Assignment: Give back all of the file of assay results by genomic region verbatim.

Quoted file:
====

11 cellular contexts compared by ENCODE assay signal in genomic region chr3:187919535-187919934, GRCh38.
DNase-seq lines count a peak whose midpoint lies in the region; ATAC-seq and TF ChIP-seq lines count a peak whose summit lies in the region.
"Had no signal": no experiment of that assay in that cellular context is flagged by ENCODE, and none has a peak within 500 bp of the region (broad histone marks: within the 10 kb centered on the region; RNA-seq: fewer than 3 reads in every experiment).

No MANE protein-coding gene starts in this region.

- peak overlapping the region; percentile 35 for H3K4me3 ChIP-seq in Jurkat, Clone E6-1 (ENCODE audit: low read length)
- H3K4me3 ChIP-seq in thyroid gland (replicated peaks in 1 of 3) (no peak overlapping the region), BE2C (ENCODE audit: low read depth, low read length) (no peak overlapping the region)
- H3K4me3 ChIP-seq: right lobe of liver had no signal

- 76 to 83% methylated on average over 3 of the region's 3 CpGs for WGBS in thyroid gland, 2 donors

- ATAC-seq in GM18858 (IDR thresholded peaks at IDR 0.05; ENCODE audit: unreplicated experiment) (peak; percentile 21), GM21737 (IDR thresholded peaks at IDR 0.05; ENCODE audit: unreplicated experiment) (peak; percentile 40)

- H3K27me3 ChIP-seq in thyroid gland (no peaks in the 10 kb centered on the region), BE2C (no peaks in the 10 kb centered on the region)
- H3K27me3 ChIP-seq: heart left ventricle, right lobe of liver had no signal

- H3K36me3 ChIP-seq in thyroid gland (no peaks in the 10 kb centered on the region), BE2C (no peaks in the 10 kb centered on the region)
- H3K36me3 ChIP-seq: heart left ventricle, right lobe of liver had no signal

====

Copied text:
11 cellular contexts compared by ENCODE assay signal in genomic region chr3:187919535-187919934, GRCh38.
DNase-seq lines count a peak whose midpoint lies in the region; ATAC-seq and TF ChIP-seq lines count a peak whose summit lies in the region.
"Had no signal": no experiment of that assay in that cellular context is flagged by ENCODE, and none has a peak within 500 bp of the region (broad histone marks: within the 10 kb centered on the region; RNA-seq: fewer than 3 reads in every experiment).

No MANE protein-coding gene starts in this region.

- peak overlapping the region; percentile 35 for H3K4me3 ChIP-seq in Jurkat, Clone E6-1 (ENCODE audit: low read length)
- H3K4me3 ChIP-seq in thyroid gland (replicated peaks in 1 of 3) (no peak overlapping the region), BE2C (ENCODE audit: low read depth, low read length) (no peak overlapping the region)
- H3K4me3 ChIP-seq: right lobe of liver had no signal

- 76 to 83% methylated on average over 3 of the region's 3 CpGs for WGBS in thyroid gland, 2 donors

- ATAC-seq in GM18858 (IDR thresholded peaks at IDR 0.05; ENCODE audit: unreplicated experiment) (peak; percentile 21), GM21737 (IDR thresholded peaks at IDR 0.05; ENCODE audit: unreplicated experiment) (peak; percentile 40)

- H3K27me3 ChIP-seq in thyroid gland (no peaks in the 10 kb centered on the region), BE2C (no peaks in the 10 kb centered on the region)
- H3K27me3 ChIP-seq: heart left ventricle, right lobe of liver had no signal

- H3K36me3 ChIP-seq in thyroid gland (no peaks in the 10 kb centered on the region), BE2C (no peaks in the 10 kb centered on the region)
- H3K36me3 ChIP-seq: heart left ventricle, right lobe of liver had no signal